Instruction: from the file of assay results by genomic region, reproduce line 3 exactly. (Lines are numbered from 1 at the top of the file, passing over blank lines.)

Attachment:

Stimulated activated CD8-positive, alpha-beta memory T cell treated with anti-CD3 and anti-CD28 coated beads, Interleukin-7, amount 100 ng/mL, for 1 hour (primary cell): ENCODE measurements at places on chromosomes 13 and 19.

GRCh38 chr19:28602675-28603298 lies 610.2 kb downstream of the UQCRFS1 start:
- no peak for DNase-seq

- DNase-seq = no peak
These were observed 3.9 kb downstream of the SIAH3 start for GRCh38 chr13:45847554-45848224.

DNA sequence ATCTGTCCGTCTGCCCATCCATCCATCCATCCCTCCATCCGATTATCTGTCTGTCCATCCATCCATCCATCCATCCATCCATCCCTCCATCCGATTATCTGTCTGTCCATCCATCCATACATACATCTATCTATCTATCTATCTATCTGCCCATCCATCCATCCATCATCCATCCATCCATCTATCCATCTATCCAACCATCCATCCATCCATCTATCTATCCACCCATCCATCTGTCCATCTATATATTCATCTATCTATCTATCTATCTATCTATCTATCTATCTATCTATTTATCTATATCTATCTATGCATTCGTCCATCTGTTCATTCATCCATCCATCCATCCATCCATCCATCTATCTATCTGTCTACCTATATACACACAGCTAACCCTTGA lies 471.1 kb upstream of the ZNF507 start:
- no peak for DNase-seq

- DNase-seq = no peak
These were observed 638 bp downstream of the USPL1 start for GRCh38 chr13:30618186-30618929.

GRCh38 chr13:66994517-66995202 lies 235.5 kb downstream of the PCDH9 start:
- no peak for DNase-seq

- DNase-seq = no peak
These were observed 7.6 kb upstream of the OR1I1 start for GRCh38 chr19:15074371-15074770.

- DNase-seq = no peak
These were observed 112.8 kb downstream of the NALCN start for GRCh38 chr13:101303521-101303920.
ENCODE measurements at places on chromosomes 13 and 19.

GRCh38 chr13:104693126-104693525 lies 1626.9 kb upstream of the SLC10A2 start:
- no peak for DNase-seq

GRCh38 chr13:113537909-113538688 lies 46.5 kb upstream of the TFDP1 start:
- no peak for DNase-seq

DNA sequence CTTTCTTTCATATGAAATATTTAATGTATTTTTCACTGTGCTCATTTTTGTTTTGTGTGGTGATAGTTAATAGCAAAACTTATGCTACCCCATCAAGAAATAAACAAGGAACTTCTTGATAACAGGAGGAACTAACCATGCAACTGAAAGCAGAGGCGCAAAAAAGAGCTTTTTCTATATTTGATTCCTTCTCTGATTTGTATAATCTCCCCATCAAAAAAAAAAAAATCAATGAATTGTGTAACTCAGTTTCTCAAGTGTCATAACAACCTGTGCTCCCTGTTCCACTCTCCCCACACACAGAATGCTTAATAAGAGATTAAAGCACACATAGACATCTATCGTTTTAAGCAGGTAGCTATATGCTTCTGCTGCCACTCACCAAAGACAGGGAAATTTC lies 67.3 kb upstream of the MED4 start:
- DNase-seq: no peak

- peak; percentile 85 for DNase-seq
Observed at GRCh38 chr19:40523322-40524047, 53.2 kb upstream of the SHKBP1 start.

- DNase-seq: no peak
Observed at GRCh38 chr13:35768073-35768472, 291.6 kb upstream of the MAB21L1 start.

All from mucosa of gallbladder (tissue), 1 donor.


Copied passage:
- no peak for DNase-seq